Wisconsin: Union Busting, or Punishing PLAs?

by Chuck Rehdorf on 2017-10-18 11:26am

Image credit: atyourpaceonline


In a nation in which states pride themselves on each being unique, Wisconsin is as unique as they get. From hundreds of miles of river and lake shoreline, to a major city whose history includes the Bridge War that led to the creation of Milwaukee, it is a place where some of the rugged individualists appear to still live. And if you are a Wisconsin contractor or construction worker and you want to work, there’s probably a place for you here, whether you belong to a union or not.


In April 2017, Governor Scott Walker signed into law a bill that now prohibits state and local governments from requiring a bidder on public works projects to enter into agreements with labor organizations. The same bill, Senate Bill 3, also prohibits those same state and local governments from considering whether or not a bidder has entered into a labor agreement as a deciding factor when awarding a project.


At the heart of the matter here are what are known as Project Labor Agreements (PLA), and depending upon where you’re standing, they are either a way of keeping work on time and on budget and providing good representation for their workers, or they are keeping smaller contractors and non-union employees from participation in lucrative public works contracts.

PLAs have been around for quite a while, having originated during the Great Depression, but like everything else in this media exposed age, they are emerging from the murky shadows of legislative and big-labor backroom secret handshakes and disappearing-ink scheming, into an abruptly harsher public light, with people landing on both sides of the issue.


Those in favor of Project Labor Agreements say they perform wonders like providing stable, more enhanced wages and benefits for workers. The gains far outweigh any negative implications, they say. Even the contractors reap the rewards, in the form of a reliable and uninterrupted supply of qualified workers. They may even have clauses that provide for continued training or apprenticeship programs.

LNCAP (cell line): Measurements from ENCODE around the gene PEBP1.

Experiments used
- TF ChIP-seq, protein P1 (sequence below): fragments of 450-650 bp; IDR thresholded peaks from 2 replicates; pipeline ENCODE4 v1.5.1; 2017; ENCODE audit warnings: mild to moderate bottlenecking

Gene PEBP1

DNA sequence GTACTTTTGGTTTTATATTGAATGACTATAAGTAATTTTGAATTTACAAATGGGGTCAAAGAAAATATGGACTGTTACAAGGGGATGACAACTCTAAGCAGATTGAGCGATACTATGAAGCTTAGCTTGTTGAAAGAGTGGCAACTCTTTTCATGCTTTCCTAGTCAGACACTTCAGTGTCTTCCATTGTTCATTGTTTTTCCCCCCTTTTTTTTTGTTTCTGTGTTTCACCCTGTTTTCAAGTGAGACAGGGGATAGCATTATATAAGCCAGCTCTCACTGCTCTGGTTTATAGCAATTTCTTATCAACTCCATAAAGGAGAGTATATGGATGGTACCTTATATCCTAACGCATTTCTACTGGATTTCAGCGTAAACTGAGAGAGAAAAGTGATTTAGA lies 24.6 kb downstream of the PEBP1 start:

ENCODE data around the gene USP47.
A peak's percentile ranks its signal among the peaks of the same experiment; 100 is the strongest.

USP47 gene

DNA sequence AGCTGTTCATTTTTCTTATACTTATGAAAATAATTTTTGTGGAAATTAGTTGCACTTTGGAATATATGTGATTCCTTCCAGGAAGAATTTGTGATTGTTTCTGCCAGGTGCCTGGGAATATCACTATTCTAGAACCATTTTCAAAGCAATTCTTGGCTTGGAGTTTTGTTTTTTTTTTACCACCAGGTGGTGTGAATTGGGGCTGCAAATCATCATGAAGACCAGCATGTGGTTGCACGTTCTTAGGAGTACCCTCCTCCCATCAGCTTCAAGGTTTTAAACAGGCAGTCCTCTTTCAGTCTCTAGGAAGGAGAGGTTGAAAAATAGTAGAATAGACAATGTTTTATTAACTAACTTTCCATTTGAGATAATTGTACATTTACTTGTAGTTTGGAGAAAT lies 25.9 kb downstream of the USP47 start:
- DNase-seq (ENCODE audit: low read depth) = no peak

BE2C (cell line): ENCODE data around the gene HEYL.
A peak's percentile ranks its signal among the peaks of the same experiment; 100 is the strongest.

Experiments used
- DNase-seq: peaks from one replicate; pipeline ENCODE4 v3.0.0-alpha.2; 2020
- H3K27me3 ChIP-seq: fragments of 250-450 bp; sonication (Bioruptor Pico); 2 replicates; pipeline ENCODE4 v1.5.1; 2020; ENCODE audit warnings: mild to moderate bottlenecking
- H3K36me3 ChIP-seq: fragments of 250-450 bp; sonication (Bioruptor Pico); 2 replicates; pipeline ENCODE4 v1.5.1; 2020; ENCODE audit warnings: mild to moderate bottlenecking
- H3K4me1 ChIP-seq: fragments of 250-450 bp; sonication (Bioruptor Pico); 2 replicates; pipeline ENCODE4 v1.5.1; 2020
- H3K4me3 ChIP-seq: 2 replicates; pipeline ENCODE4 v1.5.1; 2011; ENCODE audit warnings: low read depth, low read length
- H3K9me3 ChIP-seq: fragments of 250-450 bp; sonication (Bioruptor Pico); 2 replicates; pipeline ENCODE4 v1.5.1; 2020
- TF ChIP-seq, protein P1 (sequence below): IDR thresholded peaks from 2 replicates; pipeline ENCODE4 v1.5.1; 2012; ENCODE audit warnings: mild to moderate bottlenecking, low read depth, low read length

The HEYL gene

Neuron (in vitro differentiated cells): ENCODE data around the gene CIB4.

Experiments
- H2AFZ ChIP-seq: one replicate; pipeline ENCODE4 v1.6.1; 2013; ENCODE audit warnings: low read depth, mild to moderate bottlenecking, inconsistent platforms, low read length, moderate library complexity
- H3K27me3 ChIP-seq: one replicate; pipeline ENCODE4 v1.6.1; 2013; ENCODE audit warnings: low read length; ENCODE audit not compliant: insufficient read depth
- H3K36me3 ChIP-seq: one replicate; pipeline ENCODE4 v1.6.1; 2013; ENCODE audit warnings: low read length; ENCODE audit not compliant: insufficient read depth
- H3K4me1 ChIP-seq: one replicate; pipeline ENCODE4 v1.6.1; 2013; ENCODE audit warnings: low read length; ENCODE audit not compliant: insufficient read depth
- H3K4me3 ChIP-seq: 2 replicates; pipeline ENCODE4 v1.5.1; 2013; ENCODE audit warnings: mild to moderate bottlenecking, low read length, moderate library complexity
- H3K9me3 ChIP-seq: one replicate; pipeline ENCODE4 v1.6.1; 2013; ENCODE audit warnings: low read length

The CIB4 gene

Image courtesy of: wikimedia commons


Those who sing the praises of PLAs also say that even the taxpayers see the benefits, in the reduction of safety issues on the job and things like consolidation of several different unions into one PLA, creating fewer different wage and benefit structures, thereby saving taxpayer dollars. Many say the greatest benefit is that more construction wages stay in a state or locality and that there is less misclassification of workers and the subsequent underpayment of payroll taxes and workers compensation. Some might ask with a foundation like that, how come the building still doesn’t look right? There might be more to it than that. Which is why Scott Walker took a big step toward putting the leash on unions and PLAs.


Some of the stated disadvantages of PLAs are that they significantly increase costs across the board, by fixing union wages and work rules. Most detractors say the greatest disadvantage though is that they stifle competition and are inherently unfair to nonunion companies and nonunion workers.


In 2009, President Barack Obama signed a legislative order that ‘encouraged’ federal agencies to “consider” requiring the use of a PLA in any large scale construction project over $25 million. The ‘encouragement’ went into effect in 2010.


Right into the middle of that stepped Republican Governor Scott Walker, who has since been vilified as a “union buster” by some of the biggest names in Union-dom. In 2015, AFL-CIO President Richard Trumka issued a statement when it was revealed that Walker was going to announce his run for the presidency. The statement was simply,”Scott Walker is a national disgrace.” Succinct and unequivocal, if not poetic. Remember though, that Walker is a Republican Governor in a state that gave Barack Obama the presidential nod… twice.  Maybe Walker has more of a constituency than some might have thought, or hoped.